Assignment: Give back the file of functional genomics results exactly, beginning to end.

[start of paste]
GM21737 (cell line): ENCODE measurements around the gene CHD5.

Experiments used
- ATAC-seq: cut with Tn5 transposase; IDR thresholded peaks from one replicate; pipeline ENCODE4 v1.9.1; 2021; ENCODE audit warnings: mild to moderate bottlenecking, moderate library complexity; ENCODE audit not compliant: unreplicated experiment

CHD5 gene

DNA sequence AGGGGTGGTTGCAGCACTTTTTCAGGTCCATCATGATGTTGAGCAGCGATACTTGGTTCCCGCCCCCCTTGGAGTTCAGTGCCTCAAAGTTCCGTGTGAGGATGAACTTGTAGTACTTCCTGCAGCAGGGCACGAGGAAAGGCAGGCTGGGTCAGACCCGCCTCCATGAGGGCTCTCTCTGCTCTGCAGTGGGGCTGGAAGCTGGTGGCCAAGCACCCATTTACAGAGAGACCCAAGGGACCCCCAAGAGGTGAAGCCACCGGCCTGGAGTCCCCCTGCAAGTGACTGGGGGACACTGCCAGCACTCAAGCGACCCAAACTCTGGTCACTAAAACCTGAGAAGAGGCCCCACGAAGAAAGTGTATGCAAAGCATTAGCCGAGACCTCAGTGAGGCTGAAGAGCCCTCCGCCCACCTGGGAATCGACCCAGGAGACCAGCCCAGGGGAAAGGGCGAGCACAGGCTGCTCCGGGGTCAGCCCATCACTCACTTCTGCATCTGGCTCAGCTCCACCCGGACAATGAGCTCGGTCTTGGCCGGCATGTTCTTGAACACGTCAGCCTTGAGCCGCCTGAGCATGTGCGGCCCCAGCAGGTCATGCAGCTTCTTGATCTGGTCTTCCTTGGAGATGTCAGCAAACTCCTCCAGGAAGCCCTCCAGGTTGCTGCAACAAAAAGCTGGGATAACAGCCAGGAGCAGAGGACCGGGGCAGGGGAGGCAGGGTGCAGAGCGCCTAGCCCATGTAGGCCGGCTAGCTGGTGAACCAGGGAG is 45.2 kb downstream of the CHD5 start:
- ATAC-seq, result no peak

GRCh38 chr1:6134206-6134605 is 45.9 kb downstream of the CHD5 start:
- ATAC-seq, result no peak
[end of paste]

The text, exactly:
GM21737 (cell line): ENCODE measurements around the gene CHD5.

Experiments used
- ATAC-seq: cut with Tn5 transposase; IDR thresholded peaks from one replicate; pipeline ENCODE4 v1.9.1; 2021; ENCODE audit warnings: mild to moderate bottlenecking, moderate library complexity; ENCODE audit not compliant: unreplicated experiment

CHD5 gene

DNA sequence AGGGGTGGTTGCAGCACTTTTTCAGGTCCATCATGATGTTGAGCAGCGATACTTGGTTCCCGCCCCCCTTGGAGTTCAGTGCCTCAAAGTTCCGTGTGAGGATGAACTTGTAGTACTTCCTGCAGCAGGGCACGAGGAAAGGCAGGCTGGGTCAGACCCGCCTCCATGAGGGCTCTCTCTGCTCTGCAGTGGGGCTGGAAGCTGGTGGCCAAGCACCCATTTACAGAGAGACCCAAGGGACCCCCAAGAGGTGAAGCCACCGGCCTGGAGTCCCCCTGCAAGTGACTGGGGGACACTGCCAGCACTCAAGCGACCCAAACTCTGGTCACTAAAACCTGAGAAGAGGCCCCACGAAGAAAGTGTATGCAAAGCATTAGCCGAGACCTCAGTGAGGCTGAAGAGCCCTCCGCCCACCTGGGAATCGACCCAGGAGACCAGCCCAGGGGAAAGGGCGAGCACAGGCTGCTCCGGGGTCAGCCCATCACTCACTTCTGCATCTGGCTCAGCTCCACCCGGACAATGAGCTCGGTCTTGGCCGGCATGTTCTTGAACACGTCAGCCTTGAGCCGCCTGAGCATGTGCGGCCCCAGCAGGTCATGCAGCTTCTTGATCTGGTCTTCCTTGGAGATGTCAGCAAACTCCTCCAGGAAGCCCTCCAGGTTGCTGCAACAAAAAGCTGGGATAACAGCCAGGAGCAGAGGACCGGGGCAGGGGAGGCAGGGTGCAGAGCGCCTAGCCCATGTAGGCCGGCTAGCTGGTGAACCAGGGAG is 45.2 kb downstream of the CHD5 start:
- ATAC-seq, result no peak

GRCh38 chr1:6134206-6134605 is 45.9 kb downstream of the CHD5 start:
- ATAC-seq, result no peak